The term ‘pressure group’ was coined after the post World War II era to put pressure among the higher authorities that has the power to make decisions. These pressure groups do not take part either in the elections nor do they have any interest in seeking power of the political office, their aim is just focused on implementing their opinions onto the powerful authorities (Baggott, 1995). Most of the time these pressure groups compete against the other pressure groups to make their demands fulfilled but when their aims are common, they often work together to achieve the shared interest. These pressure groups have increased rapidly in the 20th century duet to the increase in population around the world, advancement in the technology due to which many groups have started to raise their voices in the social media networking, the society is becoming more diverse and the increase in the welfare state has given rise to the pressure or interest groups (Walter & Zürn, 2005).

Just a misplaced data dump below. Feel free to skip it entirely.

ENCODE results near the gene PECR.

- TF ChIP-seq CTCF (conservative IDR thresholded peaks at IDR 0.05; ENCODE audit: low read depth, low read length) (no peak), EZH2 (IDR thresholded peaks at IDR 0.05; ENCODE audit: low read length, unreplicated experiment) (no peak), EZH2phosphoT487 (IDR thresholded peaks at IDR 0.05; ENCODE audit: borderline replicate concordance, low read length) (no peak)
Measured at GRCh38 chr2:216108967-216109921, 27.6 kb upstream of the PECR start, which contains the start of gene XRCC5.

The pressure groups are considered as a mouthpiece for the members operating the group, which are not elected through formal electoral processes nor are they a part of any political parties but however they sometimes assist the parties in achieving their goals. Their main function is to mobilize the public opinion and persuading the government through different means in adopting the policies outlined by these groups. They educate the general public about specific issues from which they are unaware and they represent the minorities who are unable to represent themselves (Key, 1978).
The other most common function of a pressure group is to develop and recommend laws and policies and to ensure that these laws are implemented. These groups make the democracy healthy by indicating different issues to the government that have been overlooked.